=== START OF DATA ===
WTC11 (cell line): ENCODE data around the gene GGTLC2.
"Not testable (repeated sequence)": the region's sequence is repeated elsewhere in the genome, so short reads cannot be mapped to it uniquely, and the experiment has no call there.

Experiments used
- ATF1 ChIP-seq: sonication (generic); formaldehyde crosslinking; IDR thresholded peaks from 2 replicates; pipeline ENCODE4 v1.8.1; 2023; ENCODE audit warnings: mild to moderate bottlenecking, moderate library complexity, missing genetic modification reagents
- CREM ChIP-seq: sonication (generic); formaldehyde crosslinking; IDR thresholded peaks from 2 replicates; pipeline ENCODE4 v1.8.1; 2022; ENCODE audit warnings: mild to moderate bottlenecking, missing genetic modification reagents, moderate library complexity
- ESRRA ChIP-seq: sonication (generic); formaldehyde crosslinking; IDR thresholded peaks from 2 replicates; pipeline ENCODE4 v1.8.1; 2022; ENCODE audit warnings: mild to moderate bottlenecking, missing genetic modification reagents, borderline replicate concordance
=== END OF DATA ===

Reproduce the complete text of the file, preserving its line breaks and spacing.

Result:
WTC11 (cell line): ENCODE data around the gene GGTLC2.
"Not testable (repeated sequence)": the region's sequence is repeated elsewhere in the genome, so short reads cannot be mapped to it uniquely, and the experiment has no call there.

Experiments used
- ATF1 ChIP-seq: sonication (generic); formaldehyde crosslinking; IDR thresholded peaks from 2 replicates; pipeline ENCODE4 v1.8.1; 2023; ENCODE audit warnings: mild to moderate bottlenecking, moderate library complexity, missing genetic modification reagents
- CREM ChIP-seq: sonication (generic); formaldehyde crosslinking; IDR thresholded peaks from 2 replicates; pipeline ENCODE4 v1.8.1; 2022; ENCODE audit warnings: mild to moderate bottlenecking, missing genetic modification reagents, moderate library complexity
- ESRRA ChIP-seq: sonication (generic); formaldehyde crosslinking; IDR thresholded peaks from 2 replicates; pipeline ENCODE4 v1.8.1; 2022; ENCODE audit warnings: mild to moderate bottlenecking, missing genetic modification reagents, borderline replicate concordance